(n.) a churchyard path
A bierbalk is a churchyard path—and in particular, a path connecting the gate of the churchyard to the church itself.
That’s a definition from the first volume of the English Dialect Dictionary published in 1898. But this word has been recorded as far back as the sixteenth century, and its etymological roots are even more ancient than that.
Bier is an Old English word for some kind of handled framework for carrying or bearing something—like the poles of a stretcher, or the handles of a wheelbarrow. But it was also used of the moveable framework on which a coffin was laid before burial, or carried through a churchyard to the church or grave.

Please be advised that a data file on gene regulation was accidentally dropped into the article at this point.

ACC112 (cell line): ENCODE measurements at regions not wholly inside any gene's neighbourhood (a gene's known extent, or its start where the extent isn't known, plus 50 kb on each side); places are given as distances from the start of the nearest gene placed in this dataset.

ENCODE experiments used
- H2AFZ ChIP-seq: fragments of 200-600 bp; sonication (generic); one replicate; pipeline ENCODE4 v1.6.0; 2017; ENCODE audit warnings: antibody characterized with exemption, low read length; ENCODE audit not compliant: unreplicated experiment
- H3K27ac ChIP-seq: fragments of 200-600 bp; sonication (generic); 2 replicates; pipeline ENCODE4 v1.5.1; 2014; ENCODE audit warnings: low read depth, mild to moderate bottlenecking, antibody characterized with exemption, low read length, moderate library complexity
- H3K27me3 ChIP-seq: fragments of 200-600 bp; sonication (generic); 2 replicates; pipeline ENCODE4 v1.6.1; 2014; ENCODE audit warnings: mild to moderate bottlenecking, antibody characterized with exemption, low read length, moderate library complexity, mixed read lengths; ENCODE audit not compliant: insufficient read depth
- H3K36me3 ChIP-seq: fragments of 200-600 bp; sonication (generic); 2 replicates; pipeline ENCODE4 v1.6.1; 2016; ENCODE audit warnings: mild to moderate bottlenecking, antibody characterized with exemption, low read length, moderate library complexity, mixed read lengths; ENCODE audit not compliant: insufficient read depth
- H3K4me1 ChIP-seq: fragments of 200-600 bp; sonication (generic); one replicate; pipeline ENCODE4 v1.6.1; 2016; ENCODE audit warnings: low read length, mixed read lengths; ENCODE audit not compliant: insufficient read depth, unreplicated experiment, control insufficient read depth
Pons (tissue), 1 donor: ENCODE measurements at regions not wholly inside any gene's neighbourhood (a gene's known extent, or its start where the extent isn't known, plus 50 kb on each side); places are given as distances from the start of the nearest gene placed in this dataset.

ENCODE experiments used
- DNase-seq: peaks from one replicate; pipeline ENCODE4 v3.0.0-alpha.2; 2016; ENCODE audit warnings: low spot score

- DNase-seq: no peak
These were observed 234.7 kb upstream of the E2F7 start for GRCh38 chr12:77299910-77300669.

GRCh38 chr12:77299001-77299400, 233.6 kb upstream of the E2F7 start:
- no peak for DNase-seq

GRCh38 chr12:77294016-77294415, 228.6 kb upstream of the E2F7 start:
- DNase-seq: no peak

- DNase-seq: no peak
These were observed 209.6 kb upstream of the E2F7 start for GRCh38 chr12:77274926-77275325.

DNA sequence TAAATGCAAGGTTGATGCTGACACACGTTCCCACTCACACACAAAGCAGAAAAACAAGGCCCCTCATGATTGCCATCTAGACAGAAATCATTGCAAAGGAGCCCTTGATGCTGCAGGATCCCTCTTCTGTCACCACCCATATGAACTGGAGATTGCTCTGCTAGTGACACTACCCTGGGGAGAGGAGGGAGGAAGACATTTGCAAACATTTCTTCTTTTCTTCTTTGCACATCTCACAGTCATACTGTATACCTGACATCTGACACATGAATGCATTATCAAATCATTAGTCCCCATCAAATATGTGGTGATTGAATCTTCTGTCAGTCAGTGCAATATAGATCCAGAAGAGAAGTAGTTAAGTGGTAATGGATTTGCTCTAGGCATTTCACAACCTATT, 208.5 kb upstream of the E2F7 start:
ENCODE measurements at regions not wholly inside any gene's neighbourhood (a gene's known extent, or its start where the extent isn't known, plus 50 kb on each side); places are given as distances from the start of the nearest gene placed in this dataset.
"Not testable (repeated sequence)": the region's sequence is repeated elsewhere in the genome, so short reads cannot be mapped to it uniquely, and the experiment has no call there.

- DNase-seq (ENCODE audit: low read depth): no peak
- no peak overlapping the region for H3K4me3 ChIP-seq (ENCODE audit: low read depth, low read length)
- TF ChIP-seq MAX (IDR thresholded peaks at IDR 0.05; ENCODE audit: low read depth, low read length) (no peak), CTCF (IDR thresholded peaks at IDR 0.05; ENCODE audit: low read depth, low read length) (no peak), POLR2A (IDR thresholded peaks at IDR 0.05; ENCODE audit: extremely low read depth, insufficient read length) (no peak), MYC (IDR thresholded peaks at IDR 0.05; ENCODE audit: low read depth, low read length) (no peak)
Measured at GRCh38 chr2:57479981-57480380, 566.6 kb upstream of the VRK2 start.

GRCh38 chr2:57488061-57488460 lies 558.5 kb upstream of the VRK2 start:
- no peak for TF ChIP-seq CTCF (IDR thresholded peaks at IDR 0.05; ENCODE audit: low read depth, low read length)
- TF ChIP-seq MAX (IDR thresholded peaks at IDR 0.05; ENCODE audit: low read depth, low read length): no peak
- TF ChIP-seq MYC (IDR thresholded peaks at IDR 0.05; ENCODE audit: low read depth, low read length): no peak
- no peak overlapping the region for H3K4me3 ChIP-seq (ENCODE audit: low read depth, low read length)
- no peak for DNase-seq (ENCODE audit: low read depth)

A balk, meanwhile, was originally a raised ridge of land, or one of the elongated piles of earth left by a plough; to make a balk, proverbially, is to leave an area of land accidentally unploughed. By extension, balk also came to be used not only of the pile of earth that covered a grave, but also of a long raised pathway or walkway running alongside (or over the top of) a ridge of land.
Whichever of these two meanings is meant to be implied in this word is unclear, but put together a bierbalk is the path that leads from the lichgate of a churchyard to the church building itself—namely, the very last path a coffin would be carried along before being interred.